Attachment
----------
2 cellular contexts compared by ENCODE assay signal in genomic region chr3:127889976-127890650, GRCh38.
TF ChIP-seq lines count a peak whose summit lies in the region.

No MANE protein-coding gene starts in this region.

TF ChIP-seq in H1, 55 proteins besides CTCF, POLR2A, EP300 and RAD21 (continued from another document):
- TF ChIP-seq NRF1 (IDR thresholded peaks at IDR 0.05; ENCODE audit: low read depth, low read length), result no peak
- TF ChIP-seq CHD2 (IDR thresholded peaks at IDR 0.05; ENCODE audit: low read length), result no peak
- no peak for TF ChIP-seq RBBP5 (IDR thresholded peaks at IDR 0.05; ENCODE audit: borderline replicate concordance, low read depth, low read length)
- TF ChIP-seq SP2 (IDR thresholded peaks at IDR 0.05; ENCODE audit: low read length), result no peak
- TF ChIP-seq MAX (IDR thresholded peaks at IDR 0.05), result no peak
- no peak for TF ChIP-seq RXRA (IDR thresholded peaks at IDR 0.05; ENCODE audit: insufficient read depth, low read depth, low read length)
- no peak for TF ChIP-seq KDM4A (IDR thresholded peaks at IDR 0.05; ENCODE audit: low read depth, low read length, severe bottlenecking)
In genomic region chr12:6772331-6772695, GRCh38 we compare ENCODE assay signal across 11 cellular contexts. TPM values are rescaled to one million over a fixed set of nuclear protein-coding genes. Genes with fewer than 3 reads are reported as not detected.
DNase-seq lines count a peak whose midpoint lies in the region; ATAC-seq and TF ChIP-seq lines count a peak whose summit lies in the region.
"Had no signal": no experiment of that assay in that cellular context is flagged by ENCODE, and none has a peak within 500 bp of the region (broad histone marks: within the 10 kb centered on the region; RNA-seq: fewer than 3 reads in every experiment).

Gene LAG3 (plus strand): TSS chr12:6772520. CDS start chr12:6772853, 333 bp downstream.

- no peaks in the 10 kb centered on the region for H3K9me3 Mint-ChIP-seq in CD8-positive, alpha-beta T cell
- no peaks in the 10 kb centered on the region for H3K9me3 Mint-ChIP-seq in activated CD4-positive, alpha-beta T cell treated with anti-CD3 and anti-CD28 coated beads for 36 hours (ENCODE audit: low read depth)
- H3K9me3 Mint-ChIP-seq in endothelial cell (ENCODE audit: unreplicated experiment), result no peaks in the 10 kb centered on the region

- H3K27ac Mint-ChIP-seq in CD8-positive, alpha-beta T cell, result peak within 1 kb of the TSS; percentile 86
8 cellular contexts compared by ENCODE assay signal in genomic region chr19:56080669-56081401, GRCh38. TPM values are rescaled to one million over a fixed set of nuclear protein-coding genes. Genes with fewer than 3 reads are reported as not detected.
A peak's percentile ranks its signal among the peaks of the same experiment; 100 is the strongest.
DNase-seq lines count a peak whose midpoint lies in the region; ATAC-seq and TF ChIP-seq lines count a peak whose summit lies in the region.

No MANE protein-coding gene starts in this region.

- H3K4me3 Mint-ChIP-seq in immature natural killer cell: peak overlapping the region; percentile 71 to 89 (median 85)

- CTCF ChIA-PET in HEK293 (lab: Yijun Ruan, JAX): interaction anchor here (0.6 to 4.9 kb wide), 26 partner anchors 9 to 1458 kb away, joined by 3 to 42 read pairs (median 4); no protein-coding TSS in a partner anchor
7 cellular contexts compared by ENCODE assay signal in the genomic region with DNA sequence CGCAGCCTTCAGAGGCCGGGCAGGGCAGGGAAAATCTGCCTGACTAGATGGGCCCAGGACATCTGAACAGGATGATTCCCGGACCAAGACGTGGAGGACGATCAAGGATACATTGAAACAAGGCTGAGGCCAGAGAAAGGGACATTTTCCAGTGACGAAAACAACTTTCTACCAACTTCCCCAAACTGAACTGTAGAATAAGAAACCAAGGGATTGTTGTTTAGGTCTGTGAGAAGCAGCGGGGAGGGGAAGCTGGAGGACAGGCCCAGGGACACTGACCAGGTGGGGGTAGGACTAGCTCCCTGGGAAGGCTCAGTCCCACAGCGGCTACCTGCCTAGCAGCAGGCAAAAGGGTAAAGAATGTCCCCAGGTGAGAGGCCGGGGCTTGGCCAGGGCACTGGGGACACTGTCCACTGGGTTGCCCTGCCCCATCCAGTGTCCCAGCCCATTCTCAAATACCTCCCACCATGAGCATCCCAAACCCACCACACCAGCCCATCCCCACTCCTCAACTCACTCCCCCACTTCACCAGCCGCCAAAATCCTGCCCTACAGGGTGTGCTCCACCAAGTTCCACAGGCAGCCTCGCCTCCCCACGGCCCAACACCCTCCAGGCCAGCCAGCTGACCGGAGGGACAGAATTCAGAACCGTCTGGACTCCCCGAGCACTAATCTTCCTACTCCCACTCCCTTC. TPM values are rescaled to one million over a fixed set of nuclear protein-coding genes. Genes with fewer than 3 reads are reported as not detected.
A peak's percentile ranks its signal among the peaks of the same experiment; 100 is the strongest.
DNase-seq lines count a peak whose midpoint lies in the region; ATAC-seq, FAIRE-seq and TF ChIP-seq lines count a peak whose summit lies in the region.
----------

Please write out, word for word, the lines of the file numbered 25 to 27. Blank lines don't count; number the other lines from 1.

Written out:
- CTCF ChIA-PET in HEK293 (lab: Yijun Ruan, JAX): interaction anchor here (0.6 to 4.9 kb wide), 26 partner anchors 9 to 1458 kb away, joined by 3 to 42 read pairs (median 4); no protein-coding TSS in a partner anchor
7 cellular contexts compared by ENCODE assay signal in the genomic region with DNA sequence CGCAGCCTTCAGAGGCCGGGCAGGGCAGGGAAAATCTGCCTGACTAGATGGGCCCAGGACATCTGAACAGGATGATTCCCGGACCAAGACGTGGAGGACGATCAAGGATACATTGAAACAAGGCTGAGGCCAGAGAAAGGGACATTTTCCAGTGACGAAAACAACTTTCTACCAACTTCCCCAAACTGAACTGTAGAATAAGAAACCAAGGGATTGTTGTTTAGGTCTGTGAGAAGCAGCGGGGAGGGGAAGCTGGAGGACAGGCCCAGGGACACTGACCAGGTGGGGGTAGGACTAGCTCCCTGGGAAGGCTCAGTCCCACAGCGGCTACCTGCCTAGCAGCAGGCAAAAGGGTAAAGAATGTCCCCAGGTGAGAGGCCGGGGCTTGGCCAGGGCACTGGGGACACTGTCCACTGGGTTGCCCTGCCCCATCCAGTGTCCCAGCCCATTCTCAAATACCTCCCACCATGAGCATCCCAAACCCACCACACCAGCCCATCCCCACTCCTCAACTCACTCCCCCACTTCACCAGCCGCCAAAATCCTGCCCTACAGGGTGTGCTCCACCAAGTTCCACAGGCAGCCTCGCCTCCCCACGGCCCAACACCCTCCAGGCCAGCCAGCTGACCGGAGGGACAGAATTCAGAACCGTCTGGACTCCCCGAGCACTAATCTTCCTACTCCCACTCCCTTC. TPM values are rescaled to one million over a fixed set of nuclear protein-coding genes. Genes with fewer than 3 reads are reported as not detected.
A peak's percentile ranks its signal among the peaks of the same experiment; 100 is the strongest.